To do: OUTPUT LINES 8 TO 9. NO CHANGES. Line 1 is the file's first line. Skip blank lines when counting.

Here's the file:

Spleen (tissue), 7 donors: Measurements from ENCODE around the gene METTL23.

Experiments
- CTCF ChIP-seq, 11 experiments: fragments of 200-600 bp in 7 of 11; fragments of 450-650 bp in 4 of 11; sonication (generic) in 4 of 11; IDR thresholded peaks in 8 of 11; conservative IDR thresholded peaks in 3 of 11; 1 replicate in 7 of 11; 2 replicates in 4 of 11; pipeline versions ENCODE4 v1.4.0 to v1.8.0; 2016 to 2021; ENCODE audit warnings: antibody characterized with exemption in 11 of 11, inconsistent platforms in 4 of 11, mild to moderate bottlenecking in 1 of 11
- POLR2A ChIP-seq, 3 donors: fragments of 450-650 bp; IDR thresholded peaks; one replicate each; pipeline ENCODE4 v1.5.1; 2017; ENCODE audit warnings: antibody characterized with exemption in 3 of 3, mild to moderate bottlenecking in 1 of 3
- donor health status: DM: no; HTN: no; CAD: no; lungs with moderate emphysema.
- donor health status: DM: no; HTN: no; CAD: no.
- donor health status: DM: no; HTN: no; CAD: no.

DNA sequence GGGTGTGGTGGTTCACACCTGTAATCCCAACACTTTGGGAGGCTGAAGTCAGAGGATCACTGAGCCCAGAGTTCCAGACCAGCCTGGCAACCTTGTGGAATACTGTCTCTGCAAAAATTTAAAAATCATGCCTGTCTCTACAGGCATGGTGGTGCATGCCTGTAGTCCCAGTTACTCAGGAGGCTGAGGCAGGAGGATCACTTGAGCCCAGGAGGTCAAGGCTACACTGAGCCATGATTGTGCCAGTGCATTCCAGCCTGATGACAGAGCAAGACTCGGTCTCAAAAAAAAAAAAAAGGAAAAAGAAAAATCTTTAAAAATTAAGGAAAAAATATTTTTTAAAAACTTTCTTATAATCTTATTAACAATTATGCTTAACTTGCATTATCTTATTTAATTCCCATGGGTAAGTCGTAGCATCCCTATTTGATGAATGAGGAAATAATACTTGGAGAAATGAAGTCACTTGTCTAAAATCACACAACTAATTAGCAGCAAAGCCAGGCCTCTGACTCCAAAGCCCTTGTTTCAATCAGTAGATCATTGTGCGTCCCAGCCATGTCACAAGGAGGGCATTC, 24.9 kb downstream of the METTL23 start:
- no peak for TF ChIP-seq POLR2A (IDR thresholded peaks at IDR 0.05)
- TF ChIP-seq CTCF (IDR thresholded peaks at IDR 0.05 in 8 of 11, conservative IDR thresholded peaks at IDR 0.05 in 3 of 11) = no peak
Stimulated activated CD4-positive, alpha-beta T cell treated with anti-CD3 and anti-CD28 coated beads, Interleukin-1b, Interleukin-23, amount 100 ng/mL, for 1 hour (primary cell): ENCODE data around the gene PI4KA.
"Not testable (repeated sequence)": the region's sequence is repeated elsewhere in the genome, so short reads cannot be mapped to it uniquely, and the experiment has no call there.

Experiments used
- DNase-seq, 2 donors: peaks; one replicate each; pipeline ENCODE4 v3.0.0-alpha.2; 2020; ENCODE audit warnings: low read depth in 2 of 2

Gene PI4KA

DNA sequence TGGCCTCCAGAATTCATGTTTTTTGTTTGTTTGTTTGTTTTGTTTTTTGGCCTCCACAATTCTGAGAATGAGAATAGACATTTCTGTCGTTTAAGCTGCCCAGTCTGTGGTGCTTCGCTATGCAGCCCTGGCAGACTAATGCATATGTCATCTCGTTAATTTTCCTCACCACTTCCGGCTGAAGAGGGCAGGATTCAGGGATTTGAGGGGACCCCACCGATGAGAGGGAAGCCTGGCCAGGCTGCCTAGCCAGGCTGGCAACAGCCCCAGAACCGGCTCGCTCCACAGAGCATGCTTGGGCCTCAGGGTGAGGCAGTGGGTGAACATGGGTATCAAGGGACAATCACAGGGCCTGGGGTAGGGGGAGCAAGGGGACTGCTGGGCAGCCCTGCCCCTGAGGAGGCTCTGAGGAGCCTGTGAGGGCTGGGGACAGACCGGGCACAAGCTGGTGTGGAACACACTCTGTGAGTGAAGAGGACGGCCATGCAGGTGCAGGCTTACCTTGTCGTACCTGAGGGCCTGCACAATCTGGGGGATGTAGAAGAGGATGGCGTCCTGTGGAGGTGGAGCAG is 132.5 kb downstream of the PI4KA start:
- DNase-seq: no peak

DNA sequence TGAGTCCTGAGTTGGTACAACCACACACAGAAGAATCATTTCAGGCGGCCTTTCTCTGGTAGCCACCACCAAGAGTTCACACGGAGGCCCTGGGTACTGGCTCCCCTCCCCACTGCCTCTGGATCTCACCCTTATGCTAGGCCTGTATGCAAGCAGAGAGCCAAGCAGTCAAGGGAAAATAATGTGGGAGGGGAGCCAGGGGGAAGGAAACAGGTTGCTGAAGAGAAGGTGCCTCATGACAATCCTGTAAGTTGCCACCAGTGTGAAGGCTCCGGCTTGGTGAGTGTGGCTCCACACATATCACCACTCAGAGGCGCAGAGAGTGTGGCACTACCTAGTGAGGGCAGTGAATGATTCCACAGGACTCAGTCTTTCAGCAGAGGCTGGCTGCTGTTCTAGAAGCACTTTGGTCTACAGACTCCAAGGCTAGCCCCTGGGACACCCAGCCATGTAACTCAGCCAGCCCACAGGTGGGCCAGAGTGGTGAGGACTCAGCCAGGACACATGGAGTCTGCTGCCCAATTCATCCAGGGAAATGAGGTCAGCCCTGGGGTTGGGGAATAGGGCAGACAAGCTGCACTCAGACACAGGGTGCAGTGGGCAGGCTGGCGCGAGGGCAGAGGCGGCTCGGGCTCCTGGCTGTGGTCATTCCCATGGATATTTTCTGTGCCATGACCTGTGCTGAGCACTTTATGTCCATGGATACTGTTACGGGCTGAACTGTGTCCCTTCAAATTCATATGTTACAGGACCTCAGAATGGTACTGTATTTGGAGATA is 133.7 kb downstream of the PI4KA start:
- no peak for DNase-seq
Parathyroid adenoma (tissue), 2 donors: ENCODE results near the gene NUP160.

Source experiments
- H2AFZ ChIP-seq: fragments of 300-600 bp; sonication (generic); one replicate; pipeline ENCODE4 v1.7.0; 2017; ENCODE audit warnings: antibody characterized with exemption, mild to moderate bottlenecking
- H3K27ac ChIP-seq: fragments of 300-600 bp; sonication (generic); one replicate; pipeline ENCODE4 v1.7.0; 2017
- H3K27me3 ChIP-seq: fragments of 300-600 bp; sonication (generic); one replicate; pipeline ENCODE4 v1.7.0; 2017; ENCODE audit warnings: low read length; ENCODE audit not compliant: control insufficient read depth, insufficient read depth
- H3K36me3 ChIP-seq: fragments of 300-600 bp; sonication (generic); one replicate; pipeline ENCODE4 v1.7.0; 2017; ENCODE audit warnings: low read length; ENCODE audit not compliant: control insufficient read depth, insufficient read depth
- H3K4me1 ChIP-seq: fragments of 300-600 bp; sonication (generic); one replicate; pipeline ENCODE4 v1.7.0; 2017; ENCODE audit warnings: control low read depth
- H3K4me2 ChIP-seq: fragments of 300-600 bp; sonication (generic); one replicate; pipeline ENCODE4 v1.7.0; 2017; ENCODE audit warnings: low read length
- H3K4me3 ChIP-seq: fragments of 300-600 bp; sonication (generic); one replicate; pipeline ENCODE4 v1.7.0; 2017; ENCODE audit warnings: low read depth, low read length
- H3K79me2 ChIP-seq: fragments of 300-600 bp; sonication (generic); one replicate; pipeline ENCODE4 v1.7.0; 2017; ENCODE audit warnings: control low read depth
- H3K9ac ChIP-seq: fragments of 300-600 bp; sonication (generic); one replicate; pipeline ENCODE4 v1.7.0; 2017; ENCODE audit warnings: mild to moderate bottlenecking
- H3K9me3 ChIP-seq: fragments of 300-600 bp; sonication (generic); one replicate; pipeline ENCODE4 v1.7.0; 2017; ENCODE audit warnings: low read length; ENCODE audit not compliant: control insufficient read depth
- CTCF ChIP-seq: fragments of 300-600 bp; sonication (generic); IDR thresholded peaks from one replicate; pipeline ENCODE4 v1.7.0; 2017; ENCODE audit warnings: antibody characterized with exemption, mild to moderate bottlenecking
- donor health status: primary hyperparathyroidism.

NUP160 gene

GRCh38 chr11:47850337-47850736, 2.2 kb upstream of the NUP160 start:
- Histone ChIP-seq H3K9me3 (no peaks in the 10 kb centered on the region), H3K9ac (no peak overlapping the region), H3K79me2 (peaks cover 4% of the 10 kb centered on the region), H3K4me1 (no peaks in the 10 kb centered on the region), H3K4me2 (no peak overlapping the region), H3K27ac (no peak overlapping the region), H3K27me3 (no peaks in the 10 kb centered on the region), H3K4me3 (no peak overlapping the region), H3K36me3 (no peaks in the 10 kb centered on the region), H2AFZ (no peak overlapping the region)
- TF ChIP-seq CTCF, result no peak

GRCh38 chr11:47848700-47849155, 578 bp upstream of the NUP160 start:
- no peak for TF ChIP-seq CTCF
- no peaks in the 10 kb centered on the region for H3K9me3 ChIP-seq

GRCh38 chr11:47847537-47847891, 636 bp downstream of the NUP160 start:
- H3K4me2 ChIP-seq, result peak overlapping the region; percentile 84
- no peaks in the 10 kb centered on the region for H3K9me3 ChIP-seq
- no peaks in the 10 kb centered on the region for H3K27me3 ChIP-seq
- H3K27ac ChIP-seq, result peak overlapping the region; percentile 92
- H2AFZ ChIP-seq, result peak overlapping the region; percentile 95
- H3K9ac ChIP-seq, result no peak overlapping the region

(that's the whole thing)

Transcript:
DNA sequence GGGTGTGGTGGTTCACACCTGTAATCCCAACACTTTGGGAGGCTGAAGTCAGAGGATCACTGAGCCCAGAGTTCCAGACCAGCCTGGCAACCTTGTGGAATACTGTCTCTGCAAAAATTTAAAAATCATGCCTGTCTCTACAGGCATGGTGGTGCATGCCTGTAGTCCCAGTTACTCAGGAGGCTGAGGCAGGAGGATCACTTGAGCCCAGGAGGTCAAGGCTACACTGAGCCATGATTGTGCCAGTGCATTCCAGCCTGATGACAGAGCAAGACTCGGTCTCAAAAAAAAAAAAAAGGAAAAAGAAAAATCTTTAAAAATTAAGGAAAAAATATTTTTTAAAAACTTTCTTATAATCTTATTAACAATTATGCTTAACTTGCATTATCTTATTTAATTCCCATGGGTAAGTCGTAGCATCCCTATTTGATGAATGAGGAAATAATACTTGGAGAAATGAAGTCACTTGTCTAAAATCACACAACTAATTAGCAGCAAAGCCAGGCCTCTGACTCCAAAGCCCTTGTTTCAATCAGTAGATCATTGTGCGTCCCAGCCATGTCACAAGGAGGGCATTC, 24.9 kb downstream of the METTL23 start:
- no peak for TF ChIP-seq POLR2A (IDR thresholded peaks at IDR 0.05)